oil and gas

Oman’s be’ah weighs biogas plants for power production

November 5, 2020

Oman Environmental Services Holding Company (be’ah), which oversees the management of the solid waste sector in the Sultanate, says it sees the potential for electricity production from biogas harnessed from organic waste presently being disposed of in municipal landfills.
Small-scale biogas plants based on this concept are planned in at least three locations in Muscat and South Al Batinah governorates, according to a key official of the state-run entity.
Zainab bint Ali Abdulkhaliq, who heads the Energy Recovery section in the company’s Business Development Department, said a feasibility study finalised by be’ah envisions the establishment of biogas plants at Sultan Qaboos University (SQU), the municipal landfill in Barka, and facilities designated by the Omani Agriculture Association.
In a recent article published by the Anglo-Omani Society, a London-based charitable organisation committed to advancing Omani-British relations, the energy recovery specialist said the organic waste targeted as feedstock for the proposed biogas plants is essentially biological waste mixed with other household waste streams.
“Anaerobic digestion is a biological technology used for biogas production as an alternative source of energy. Biogas then can be used for electricity production or to be upgraded to a biofuel. A Build Operate Transfer (BOT) business model is to be adopted for commissioning the biogas plant,” she stated in the article.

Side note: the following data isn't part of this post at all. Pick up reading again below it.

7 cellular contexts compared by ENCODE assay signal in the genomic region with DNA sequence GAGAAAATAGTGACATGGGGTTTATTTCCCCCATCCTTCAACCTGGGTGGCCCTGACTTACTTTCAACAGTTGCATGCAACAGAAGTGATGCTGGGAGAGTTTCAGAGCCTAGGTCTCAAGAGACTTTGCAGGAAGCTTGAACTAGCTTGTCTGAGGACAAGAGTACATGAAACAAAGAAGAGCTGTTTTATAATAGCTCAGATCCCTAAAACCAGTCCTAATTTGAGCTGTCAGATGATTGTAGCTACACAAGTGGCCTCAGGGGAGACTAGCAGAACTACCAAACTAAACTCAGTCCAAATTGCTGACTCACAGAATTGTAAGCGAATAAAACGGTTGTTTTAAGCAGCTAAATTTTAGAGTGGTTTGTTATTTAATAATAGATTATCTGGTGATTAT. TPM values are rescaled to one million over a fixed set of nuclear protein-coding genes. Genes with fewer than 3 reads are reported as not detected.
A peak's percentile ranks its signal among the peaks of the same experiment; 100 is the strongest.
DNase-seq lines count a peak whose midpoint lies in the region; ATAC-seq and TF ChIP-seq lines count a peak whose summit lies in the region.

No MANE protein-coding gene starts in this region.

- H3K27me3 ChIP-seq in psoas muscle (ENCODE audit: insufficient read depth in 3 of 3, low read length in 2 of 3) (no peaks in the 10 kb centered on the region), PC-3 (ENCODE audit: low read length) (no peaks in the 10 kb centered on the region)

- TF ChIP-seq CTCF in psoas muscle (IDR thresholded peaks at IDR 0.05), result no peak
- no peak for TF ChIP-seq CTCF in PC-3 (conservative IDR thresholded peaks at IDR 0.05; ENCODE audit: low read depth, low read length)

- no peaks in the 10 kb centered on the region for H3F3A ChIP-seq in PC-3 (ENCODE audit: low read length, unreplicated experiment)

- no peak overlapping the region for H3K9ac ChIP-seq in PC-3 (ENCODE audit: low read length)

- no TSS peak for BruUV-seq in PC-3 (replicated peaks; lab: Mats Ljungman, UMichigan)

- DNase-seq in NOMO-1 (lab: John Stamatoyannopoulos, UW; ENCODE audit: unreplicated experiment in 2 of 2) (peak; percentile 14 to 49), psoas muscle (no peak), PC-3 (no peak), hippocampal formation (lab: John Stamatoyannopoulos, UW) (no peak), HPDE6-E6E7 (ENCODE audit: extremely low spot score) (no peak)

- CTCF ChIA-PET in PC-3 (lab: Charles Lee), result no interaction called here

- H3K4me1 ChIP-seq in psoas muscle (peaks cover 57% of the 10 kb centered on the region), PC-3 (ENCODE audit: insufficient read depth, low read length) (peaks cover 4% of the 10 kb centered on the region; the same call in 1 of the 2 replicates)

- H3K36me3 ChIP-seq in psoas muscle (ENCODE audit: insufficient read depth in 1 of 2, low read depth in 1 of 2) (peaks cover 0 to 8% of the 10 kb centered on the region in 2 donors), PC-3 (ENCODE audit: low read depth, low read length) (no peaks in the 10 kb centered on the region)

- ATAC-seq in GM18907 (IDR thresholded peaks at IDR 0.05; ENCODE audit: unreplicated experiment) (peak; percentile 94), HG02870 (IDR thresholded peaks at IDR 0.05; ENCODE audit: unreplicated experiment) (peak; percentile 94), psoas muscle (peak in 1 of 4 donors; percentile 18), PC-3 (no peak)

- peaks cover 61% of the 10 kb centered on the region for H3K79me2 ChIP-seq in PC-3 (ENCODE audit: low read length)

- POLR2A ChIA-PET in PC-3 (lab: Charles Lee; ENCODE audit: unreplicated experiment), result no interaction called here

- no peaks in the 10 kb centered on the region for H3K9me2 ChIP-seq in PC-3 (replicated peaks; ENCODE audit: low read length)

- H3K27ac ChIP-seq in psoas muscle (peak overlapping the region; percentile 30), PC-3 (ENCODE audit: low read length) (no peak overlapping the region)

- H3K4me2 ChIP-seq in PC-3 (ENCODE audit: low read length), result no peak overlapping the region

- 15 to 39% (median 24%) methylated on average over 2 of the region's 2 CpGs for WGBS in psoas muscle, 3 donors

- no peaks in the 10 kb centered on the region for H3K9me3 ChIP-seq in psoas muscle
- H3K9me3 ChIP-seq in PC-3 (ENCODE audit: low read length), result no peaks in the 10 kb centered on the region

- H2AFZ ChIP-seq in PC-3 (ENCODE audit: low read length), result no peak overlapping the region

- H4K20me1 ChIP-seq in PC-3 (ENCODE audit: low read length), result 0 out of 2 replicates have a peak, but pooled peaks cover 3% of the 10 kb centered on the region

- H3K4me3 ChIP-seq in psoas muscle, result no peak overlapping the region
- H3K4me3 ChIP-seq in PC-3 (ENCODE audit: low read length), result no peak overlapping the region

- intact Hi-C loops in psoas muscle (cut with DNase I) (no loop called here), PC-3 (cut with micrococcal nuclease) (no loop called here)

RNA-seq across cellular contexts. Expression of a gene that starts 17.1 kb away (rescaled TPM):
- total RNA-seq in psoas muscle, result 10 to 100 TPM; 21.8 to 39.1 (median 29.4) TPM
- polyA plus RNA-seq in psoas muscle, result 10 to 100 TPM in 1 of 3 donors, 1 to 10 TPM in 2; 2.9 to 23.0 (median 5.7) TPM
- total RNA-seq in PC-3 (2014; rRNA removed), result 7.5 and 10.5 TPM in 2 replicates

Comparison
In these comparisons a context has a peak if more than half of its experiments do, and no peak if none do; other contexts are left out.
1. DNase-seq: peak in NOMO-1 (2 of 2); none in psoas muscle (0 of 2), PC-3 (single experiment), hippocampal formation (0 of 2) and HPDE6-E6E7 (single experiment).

Significantly, the proposal for biogas plants is among a raft of initiatives being weighed by be’ah in support of its strategy to divert waste away from landfills and into recycling and energy conversion schemes in line with internationally accepted circular economy and resource management principles.
Notable is the company’s proposal for procuring a large-scale Waste to Energy project designed to treat around 4,000 tonnes per day of municipal solid waste to generate at least 140 MW/day of electricity.
The feedstock will account for more than 60 per cent of the solid waste currently being landfilled.
“This project on its own will meet one of be’ah’s core strategic goals in terms of value recovery, besides creating additional economic and social benefits including job creation and attraction of foreign direct investments into the country. This project will be tendered in 2021 following a BOT model,” the article noted.
Similarly, fish waste currently being disposed of in landfills – a practice that poses potential public health and environmental risks – is proposed to be processed into organic liquid fertilisers and other products as a substitute to chemical fertilisers.
According to be’ah, an Omani SME specialising in fish waste management and recycling has sought permission to establish a plant based on New Zealand technology to convert fish waste into commercially valuable fertiliser.
“Be’ah’s main objective with this project is to encourage local production (ICV), value recovery, promote private sector participation, adopt best disposal practices and finally promote environmental protection and public health and safety,” the report added.

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